Spring 2020: EH 300/400-Level Courses

(CRN 11072) EH 335-01: SURVEY BRITISH LITERATURE with Colleen Noletto
A survey of British Literature from the medieval period through the twentieth century, examining various writers, genres, and literary movements in their respective historical, social, and cultural contexts. In this course, we’ll investigate what constitutes “Britishness” and how that definition--and British literature broadly--has developed over time.

(CRN 11073) EH 340-01: ACADEMIC WRITING with Gaines Hubbell
Advanced academic writing designed to prepare students for the writing, research, and publishing requirements of their field of study.

(CRN 13082) EH 403-01: LITERARY CRITICISM & THEORY with William Taylor
Major texts and approaches from Plato to the present.

(CRN 11080) EH 410-01: FICTION WRITING with Anna Weber
(CRN 11086) EH 410-02: FICTION WRITING with Anna Weber
Practice in writing fiction from conception to revision. Students will read and write contemporary literary fiction. Student work will be commented on and critiqued in regular class workshops. The class culminates in a revision portfolio.

(CRN 13083) EH 430-01: THE AMERICAN NOVEL with Holly Jones
This course will focus on a selection of novels written by American authors who are members of ethnically and racially “minor” communities within the U.S., specifically Latin, Asian-American, Native-American, and white-ethnic American communities. Alongside our engagement with these novels, we will read and discuss Falguni Sheth's Toward a Political Philosophy of Race (2009).  While doing so, we will explore such questions as, "What is race?," "What is ethnicity?," "What do race and ethnicity do?," and "How do race and ethnicity play a role in our interpretations of (and interactions with) American novels?"

(CRN 13084) EH 433-01: WILLIAM FAULKNER with Laurel Bollinger
William Faulkner casts a long shadow over American literature. His reputation for being challenging to read may be well deserved, but perhaps no other of our major writers shows his sensitivity to the peculiar heritage of the Southern experience. Certainly no other of our major writers pushed language to the breaking point to help us see how identity itself breaks apart under the weight of that shared history. We’ll trace Faulkner’s development from a failed poet to a writer of major novels, and let him teach us how to read the narrative innovations that define his legacy.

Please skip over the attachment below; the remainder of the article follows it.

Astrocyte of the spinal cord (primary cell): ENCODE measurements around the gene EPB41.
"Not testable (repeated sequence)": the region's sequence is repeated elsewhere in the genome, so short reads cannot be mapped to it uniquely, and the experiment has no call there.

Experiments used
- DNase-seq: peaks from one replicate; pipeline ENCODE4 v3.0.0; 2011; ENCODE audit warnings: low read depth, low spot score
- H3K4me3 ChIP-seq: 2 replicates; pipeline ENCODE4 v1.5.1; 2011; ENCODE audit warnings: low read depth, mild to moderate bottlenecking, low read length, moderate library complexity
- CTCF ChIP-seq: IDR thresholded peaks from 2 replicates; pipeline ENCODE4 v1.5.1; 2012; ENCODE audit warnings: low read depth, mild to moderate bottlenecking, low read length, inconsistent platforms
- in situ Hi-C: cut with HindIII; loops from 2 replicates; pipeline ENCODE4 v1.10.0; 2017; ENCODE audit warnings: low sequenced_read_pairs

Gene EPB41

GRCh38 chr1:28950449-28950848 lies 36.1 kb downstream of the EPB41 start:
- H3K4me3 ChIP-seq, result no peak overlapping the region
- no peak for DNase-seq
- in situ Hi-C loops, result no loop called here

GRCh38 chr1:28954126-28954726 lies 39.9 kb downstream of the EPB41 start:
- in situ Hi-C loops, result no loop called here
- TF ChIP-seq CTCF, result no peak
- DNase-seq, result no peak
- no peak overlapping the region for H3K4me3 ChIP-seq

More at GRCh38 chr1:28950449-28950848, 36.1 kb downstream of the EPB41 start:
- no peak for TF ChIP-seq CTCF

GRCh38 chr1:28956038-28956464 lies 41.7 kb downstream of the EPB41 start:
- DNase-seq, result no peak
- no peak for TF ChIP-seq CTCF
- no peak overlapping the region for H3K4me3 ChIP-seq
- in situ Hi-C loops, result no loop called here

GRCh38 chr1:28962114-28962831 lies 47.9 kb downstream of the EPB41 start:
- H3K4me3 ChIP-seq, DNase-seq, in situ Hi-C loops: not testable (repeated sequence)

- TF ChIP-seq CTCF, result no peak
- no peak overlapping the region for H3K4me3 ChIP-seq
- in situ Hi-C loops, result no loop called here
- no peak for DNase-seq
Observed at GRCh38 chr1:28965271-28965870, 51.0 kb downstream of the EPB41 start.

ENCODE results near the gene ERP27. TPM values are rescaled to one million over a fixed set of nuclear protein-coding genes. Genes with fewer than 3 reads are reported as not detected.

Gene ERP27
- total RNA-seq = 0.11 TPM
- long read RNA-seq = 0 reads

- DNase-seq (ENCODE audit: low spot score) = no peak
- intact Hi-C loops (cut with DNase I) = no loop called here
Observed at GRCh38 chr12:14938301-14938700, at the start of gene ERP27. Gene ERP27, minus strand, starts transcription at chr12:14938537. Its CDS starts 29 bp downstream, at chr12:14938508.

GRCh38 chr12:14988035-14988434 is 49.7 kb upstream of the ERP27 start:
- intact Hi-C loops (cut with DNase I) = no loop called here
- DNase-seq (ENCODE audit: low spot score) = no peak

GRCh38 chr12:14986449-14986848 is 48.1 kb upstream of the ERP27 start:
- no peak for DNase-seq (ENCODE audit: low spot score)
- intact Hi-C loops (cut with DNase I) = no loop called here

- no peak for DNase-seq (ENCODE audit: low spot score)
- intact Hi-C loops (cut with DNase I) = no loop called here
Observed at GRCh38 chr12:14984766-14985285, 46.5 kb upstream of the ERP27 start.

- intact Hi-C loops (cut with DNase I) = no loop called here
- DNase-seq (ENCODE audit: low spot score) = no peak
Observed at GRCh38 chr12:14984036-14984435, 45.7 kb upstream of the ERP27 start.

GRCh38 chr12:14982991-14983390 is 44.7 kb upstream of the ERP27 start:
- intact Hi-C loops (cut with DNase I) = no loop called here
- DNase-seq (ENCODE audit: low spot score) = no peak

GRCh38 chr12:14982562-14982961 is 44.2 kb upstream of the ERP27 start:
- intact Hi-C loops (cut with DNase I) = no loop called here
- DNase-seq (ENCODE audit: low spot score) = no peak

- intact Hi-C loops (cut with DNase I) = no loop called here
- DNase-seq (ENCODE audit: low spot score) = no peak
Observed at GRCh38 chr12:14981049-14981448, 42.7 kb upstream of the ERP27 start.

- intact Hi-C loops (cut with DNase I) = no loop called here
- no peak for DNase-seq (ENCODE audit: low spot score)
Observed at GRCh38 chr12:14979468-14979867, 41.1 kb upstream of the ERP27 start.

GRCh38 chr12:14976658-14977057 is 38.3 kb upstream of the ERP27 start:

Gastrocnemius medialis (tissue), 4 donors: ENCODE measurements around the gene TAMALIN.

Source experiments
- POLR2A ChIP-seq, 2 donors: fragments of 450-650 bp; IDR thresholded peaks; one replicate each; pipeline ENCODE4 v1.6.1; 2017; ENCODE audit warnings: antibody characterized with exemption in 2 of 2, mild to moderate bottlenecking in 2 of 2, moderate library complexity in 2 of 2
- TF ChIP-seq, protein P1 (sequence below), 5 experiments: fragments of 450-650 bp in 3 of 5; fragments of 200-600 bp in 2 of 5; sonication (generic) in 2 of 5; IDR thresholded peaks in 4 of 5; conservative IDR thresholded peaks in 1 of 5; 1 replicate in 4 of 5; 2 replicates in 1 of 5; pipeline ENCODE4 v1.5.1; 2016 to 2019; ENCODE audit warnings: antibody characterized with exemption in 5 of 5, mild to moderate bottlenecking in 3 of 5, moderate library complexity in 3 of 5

(CRN 13085) EH 442-01: USABILITY STUDIES with Joy Robinson
This course will introduce students to usability testing and research as a user-centered design strategy and familiarize students with user and task analysis, A&B testing, research-based heuristics, usability assessments, and lo-fi prototyping and evaluation using state of the art biometrics like eye tracking. Using a process approach, students will learn how to define audiences and issues, design an appropriate investigative procedure, administer the procedure, analyze the results, and report their findings effectively. Throughout the class, students will actively employ accepted rhetorical concepts, design principles, report writing, and other professional communication standards.

W (CRN 13086) EH 461-01: SHAKESPEARE I with Jeffrey Nelson
Introduction to Shakespeare's canon, selected from tragedies, comedies, histories, romances; the course may include a variety of critical approaches (historical, political, feminist, queer, performative, linguistic, and cultural). 

(CRN 11100) EH 463-01: CAPSTONE IN WRITING with Alanna Frost
A senior capstone course for the Writing BA for which students will complete a portfolio of their writing. Portfolios will include reflection on and revision to selected samples of course-participants' writing and a scholarly project completed for the capstone course. Prerequisites: EH 260.

(CRN 13091) EH 475-01: RHETORIC AND WRITING with Gaines Hubbell
This class provides a focused look at specific issues of rhetoric in society, with an emphasis on academic analysis and rhetorical strategy. This Spring 2020, the specific issue is science! This class considers the rhetoric of science and science as rhetorical. We will review what rhetoric is, what science is, and how science is a rhetorical practice. We will take on topics including the rhetoric of inquiry, the rhetoric of technology and laboratories, and the rhetoric and public affairs of scientists. And, we will tackle these topics as simultaneously theoretical and immanently practical pursuits.


For more information, contact the English Department at eh@uah.edu or 256.824.6320.